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In this major new book leading sociologists, economists, and social psychologists present their highly original research into changes in jobs in Britain in the 1980s. Combining large-scale sample surveys, personal life-histories, and case studies of towns, employers, and worker groups, their findings give clear and often surprising answers to questions debated by social and economic observers in all advanced countries. Does technolgoy destroy skills or rebuild them? how does skill affect the attitudes of employees and their managers towards their jobs? Are women gaining greater skill equality with men, or are they still stuck on the lower rungs of the skill and occupational ladders? The book also takes up neglected issues (what do employees really mean by a skilled job? how does skill-change link with changes in social values?) and challenges and discredits the widely held view that new technology has de-skilled the workforce. Skill and Occupational Change exploits the richest single data-set available in contemporary Europe and the authors exemplify many new techniques for researching skills at work: as an economic resource, as a motor of occupational change, and as a basis for personal careers and identity. It provides the most comprehensive, authoritative, and carefully researched set of conclusions to date on skill trends and their implications and draws the authoritative new map of skill-change in British society.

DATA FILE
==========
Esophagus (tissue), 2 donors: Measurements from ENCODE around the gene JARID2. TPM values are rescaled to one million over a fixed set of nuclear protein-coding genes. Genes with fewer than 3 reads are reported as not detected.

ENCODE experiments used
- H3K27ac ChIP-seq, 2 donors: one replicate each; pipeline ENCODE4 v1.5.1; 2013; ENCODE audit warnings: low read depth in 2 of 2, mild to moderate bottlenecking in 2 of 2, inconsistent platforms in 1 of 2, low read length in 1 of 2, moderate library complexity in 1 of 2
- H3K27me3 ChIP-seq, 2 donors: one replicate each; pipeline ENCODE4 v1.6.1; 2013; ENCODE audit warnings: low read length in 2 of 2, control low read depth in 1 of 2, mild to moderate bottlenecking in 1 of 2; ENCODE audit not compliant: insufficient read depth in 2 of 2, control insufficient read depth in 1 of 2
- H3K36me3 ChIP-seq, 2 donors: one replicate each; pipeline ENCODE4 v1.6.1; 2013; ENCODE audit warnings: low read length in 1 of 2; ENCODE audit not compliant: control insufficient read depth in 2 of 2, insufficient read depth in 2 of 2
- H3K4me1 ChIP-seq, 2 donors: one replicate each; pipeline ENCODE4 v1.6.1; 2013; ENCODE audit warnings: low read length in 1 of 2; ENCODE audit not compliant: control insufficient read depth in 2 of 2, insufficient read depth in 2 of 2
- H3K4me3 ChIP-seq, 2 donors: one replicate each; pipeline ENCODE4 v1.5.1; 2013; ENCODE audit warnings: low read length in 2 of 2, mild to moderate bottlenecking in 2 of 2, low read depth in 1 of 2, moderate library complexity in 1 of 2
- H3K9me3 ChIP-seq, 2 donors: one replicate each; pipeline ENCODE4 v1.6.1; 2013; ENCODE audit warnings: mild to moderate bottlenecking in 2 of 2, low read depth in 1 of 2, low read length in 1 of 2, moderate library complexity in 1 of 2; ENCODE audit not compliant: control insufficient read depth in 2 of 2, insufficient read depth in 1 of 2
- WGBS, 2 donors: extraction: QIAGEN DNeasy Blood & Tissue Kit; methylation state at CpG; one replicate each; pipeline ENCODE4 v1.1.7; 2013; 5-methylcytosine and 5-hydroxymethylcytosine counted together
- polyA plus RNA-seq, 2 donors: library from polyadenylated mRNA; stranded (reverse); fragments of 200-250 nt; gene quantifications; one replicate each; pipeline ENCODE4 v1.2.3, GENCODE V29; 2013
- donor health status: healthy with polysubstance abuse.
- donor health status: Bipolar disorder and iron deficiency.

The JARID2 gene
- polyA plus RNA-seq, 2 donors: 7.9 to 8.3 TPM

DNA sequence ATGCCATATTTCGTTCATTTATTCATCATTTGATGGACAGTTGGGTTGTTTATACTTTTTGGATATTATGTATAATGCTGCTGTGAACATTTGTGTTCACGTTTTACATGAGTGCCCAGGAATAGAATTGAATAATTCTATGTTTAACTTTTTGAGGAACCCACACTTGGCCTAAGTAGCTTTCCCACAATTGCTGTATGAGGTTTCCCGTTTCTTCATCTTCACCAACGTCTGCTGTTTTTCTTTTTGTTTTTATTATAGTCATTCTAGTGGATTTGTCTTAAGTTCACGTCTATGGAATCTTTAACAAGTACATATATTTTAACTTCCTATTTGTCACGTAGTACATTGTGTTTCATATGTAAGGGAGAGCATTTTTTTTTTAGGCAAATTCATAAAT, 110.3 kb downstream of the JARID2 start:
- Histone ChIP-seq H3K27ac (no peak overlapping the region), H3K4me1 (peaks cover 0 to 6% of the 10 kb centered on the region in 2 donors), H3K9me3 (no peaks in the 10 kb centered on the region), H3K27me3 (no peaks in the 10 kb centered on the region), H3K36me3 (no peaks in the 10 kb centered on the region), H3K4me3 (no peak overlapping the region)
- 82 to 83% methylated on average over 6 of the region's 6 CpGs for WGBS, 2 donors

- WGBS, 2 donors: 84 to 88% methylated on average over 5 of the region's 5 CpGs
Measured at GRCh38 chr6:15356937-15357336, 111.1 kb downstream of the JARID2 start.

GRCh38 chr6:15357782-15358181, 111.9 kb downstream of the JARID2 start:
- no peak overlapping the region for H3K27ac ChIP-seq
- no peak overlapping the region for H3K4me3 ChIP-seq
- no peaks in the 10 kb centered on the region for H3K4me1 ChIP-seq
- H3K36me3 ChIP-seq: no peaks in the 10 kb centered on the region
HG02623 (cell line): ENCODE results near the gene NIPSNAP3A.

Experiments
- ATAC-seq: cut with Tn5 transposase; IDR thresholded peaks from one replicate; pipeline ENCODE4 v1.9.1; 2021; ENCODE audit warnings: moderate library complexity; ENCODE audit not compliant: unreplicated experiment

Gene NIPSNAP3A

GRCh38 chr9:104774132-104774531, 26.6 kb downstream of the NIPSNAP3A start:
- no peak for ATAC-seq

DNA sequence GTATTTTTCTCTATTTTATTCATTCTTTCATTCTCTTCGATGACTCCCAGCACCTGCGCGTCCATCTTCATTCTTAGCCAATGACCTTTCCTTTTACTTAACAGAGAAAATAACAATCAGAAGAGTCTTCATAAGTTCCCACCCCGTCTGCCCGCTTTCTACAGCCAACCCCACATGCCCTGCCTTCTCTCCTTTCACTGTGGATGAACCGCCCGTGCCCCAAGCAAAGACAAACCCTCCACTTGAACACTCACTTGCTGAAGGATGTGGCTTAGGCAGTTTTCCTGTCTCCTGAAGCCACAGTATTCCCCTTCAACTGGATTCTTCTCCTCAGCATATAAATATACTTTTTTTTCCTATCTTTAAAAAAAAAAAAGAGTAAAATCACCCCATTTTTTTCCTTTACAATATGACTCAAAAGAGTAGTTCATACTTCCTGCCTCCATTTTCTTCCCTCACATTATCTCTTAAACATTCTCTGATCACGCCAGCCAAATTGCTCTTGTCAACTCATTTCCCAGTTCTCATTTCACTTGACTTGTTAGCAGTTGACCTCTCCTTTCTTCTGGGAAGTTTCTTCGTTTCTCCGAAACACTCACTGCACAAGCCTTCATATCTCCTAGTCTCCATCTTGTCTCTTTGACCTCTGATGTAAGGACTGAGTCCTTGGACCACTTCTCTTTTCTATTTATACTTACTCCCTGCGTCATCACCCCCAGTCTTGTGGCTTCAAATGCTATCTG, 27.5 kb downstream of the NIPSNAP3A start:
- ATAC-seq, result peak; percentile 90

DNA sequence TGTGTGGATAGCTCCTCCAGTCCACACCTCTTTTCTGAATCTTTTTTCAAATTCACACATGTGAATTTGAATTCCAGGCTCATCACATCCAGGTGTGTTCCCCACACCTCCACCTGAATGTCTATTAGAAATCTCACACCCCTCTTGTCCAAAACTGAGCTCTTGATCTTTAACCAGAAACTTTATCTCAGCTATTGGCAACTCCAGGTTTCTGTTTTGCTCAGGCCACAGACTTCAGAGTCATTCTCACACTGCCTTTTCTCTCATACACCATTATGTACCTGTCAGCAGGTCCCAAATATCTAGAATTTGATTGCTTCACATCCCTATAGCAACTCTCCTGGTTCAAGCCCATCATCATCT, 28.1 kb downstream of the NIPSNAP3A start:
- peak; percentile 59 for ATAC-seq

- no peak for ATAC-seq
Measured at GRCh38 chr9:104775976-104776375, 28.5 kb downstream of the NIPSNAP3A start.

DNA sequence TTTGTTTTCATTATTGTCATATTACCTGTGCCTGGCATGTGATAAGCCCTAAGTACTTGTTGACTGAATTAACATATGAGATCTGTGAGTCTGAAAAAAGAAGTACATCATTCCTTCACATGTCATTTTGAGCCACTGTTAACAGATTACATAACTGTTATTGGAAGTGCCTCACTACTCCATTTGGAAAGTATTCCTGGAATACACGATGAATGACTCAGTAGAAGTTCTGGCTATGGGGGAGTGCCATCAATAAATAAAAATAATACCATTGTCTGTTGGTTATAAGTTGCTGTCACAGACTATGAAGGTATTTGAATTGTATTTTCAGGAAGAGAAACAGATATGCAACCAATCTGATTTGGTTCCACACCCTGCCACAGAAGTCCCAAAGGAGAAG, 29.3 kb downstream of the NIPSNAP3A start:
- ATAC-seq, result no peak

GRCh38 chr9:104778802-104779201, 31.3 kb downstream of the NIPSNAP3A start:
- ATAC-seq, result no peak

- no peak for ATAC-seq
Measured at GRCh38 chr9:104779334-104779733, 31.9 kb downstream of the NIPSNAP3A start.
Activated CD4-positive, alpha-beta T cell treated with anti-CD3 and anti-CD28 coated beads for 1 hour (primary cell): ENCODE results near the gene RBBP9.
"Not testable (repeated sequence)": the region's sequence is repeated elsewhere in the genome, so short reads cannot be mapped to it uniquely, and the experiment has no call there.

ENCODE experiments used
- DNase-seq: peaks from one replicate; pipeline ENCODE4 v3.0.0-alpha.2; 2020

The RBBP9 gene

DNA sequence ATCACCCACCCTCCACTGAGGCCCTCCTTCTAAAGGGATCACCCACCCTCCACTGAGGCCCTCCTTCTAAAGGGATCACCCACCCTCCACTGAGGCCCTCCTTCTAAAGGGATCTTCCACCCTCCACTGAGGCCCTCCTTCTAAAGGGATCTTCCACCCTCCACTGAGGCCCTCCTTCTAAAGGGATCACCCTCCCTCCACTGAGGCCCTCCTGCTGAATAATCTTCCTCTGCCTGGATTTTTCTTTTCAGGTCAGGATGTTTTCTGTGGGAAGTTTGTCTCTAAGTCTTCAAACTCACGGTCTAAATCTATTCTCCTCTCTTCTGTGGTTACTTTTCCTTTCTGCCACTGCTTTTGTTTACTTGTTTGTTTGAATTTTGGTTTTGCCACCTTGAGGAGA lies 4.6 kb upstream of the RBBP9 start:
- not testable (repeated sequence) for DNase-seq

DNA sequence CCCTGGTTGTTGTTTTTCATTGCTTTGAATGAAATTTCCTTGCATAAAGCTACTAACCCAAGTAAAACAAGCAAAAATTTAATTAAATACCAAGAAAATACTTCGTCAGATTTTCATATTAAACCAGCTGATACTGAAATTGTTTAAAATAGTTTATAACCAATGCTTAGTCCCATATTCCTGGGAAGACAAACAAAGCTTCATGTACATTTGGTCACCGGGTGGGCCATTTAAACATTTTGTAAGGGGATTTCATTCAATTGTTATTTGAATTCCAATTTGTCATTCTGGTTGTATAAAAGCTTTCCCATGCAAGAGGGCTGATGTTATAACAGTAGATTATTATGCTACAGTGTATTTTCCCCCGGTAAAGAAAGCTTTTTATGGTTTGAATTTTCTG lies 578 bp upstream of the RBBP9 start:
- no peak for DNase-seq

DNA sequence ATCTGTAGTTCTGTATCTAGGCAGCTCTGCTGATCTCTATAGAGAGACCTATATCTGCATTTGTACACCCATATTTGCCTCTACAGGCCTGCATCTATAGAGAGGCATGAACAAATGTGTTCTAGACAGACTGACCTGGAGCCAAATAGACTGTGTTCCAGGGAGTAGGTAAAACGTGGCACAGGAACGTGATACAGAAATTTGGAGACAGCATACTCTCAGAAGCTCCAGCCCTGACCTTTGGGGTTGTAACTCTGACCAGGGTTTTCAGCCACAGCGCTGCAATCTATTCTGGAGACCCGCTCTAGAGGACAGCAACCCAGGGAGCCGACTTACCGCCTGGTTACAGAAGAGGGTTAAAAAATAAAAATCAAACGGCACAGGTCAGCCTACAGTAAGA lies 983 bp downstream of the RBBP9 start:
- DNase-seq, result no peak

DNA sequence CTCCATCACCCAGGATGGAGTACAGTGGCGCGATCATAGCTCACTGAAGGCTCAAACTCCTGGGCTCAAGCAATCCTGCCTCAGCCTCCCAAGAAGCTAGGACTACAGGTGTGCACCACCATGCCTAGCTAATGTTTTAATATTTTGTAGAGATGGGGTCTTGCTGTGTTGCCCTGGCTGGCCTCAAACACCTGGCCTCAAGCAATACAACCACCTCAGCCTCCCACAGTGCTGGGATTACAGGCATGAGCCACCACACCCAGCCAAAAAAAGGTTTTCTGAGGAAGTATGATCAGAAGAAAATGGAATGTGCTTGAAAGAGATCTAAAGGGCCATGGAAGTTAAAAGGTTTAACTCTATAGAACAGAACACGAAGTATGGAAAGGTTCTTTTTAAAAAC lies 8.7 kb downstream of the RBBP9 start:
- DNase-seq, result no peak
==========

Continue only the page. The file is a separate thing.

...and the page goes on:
Oxford University Press
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